It appears that incumbent Rose Gowen will keep her seat as Brownsville City Commissioner At Large B as she received more than 52% of the vote in Saturday’s election, according to unofficial results. Gowen received 2,675 votes while opponent Erasmo Castro 1,345 and Yuri Peña 1,069.
During a previous interview with The Brownsville Herald, Gowen said she will continue to advocate for policy, programming and efforts that further the vibrancy and health of the city. Gowen has held the position of City Commissioner for 12 years.
“I decided to run again because the original goal is still needed,” she said. “Together, with our team, and our people, we have managed to reduce the rate of diabetes from one in three, to one in four people. This represents thousands of people who are no longer diabetic.”
Castro said on Election Day he wants to thank everyone who voted during the election and that the fight to bring transparency and accountability continues.
“Thank you to all who came out to vote,” he said. “Thank you to all our supporters and cheerleaders. The fight to bring transparency and accountability continues. Together we can bring about the change that is so desperately needed in our community.”
Political newcomer Peña said she was running because she wanted to make the city a better place for the future generations. She said her focus would have been bringing jobs to Brownsville.
“I come with no preset agendas,” Peña said. “I’m not about power, political control or ego trips. My focus is nothing other than to make Brownsville a better place for all of us, especially our kids.”
Commissioner District 3
Unofficial results show there will be a runoff for Brownsville City Commissioner District 3 between Jessica Puente-Bradshaw and Roy De los Santos because none of the candidates got at least 50 percent of the vote plus one. According to unofficial results, Puente-Bradshaw received 38.03% of the vote with 748 ballots cast for her, while De los Santos received 44.53% of the votes with 876 people voting for him.
Candidate Carlos Elizondo received 17.44% of the votes with 343 residents voting for him.
“Brownsville is expecting great changes to come,” Puente-Bradshaw said. “It’s important that we elect leaders who will not forget that Brownsville is still a community that appreciates history, nature and its surrounding beauty. Let’s make sure that who we elect and hold accountable those who will not forget that the needs of the people of Brownsville still matter first. Thank you to all that voted.”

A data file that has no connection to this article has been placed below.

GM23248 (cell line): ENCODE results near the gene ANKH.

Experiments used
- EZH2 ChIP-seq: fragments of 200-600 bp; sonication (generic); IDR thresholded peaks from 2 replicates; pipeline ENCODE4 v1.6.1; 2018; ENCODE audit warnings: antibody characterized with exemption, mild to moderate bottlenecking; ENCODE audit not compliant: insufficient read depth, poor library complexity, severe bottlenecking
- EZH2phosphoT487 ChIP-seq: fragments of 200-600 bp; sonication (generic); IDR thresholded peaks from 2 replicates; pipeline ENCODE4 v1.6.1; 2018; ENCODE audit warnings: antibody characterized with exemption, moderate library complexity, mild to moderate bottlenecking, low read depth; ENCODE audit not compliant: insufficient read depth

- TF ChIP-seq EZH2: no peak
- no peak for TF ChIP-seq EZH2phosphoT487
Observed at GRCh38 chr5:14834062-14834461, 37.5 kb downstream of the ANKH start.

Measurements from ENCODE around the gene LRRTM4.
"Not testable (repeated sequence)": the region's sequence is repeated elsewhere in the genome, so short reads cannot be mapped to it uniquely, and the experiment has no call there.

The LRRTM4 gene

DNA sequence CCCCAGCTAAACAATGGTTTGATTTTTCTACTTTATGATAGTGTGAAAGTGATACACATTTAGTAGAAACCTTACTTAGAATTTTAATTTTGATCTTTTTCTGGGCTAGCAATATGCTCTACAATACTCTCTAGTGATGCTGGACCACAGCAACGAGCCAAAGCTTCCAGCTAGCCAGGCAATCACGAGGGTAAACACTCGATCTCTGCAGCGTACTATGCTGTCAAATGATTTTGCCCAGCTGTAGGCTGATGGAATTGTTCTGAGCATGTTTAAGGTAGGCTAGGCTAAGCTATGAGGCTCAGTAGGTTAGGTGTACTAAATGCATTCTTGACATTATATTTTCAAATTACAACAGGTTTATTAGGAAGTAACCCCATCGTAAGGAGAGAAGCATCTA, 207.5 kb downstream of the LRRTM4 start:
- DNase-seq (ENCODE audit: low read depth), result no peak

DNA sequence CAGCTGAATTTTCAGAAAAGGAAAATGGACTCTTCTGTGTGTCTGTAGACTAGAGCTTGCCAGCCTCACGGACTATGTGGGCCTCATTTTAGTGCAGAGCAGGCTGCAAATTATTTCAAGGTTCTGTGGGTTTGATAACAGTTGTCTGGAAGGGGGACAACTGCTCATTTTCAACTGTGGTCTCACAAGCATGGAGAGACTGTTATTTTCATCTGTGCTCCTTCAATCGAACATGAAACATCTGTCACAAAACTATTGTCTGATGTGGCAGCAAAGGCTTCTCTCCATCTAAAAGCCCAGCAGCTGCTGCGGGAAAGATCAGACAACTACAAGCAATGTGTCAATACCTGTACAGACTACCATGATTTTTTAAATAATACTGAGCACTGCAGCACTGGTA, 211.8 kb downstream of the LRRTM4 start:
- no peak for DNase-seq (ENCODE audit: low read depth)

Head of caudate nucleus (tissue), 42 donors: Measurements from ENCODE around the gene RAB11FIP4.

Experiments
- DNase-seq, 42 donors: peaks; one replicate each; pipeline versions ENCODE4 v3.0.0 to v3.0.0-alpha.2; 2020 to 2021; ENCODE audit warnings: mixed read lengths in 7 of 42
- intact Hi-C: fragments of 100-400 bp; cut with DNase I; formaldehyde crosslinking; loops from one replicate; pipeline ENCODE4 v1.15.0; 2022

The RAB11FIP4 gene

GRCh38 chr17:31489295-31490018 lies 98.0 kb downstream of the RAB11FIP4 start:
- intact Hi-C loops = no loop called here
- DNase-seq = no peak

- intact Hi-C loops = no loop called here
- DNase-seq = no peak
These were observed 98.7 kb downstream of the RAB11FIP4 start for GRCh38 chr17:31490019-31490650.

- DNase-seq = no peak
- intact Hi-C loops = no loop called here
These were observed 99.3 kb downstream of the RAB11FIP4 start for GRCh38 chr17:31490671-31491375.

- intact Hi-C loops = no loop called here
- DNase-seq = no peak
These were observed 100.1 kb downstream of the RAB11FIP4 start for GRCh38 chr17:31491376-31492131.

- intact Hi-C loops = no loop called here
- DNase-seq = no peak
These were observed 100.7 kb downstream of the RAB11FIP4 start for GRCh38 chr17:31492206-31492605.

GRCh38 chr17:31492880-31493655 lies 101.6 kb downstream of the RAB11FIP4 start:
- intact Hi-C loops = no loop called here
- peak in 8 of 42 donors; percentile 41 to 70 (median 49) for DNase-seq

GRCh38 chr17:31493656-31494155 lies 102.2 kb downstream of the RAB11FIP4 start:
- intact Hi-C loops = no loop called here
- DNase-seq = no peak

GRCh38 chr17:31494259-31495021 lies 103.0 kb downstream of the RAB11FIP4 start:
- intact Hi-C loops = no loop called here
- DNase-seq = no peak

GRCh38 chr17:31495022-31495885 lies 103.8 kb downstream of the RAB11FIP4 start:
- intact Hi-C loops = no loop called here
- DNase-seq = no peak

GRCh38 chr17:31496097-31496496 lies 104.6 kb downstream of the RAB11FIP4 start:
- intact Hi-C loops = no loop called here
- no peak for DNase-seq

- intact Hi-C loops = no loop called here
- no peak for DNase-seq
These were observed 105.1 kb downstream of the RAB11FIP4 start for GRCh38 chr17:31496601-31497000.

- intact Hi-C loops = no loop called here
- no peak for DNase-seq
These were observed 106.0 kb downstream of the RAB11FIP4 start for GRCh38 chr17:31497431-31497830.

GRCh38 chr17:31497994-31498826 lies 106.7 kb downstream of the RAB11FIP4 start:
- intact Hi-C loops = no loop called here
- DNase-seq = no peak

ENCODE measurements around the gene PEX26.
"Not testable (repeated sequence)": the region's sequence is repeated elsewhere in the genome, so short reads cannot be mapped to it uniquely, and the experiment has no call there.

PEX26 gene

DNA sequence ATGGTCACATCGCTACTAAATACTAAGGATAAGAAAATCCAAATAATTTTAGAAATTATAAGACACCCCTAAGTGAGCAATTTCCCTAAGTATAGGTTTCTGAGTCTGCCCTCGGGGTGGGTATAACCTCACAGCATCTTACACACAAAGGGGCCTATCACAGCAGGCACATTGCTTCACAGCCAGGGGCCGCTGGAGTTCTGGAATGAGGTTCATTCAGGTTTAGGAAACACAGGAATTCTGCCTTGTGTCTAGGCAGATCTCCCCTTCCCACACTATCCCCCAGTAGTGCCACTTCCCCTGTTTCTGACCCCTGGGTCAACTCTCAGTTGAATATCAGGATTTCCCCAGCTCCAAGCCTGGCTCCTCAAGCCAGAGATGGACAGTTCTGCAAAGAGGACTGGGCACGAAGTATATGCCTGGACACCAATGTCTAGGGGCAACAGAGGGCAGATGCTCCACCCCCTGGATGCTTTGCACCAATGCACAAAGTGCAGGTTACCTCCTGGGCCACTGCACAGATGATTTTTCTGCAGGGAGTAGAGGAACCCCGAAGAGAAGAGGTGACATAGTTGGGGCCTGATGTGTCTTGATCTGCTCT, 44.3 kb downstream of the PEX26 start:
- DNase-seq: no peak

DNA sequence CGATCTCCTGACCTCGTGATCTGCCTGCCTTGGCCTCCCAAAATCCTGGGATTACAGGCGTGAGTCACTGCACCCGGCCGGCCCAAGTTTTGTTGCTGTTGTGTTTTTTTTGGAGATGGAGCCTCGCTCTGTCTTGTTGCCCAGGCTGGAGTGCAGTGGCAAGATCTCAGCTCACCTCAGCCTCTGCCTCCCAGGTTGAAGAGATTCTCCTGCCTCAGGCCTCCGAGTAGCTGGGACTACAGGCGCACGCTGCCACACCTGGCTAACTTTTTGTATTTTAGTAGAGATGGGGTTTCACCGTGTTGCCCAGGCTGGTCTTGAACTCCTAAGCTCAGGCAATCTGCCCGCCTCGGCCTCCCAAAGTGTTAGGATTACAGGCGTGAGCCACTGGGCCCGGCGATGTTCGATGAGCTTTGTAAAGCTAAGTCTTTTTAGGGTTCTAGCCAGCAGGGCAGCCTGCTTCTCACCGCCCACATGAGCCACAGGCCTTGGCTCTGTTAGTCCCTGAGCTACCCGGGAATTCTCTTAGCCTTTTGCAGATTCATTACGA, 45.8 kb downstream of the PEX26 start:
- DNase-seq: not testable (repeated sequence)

De los Santos said he wants to thank all who supported and believed in his campaign and what they stand for. He said a commission seat is not a requirement to continue to serve or to make a difference.
“My record of service in our community is the perfect example of that and will continue long after today,” he said. “Aside from the issues which we have targeted to tackle for our city: infrastructure, economic development, and higher standards for ethics transparency and accountability, this election has also brought to light the fact that hate fear and bigotry still exist in our community, and there is a need to stand together and stand up for those against whom this hate is directed. We must and will stand against inequality regardless of the outcome of this election.”
Commissioner District 4
The unofficial tally shows there will be a runoff between incumbent Ben Neece and Pedro Cardenas because none of them got at least 50% of the vote plus one. Neece received 34.79% of the vote with 588 ballots cast for him while Cardenas received 40.06% with 677 voters choosing him.
Candidate Joe Valdez received 13.91% of the vote with 235 residents voting for him and Candidate Alberto “Beto” Velez got 11.24% of the vote with 190 citizens choosing him.
On Election Day, Neece, who has served as commissioner for one term, said it has been an honor serving the community of Brownsville. During a previous interview with The Brownsville Herald, Neece said if elected, he would continue to develop the city economically, on a global scale, as well as locally. He added he would like to address the homeless issues facing the community and follow through with downtown parking issues.
Cardenas said if elected, he plans to get a number of things done such as a plan to assist small businesses and making sure the city has low-cost and reliable services for water, streets, power and public safety.
“I plan to get a number of things done if entrusted to serve as your city commissioner,” he said. “First, in the short run, I will work diligently on a plan to assist small businesses to recover from the devastating effects of Covid-19. Second, we need to focus on getting back to basics: making sure we have low cost and reliable services including water, streets, power, and public safety. And finally, I hope to bring better and higher paying jobs to the citizens of Brownsville by recruiting retail and industrial business to our community.”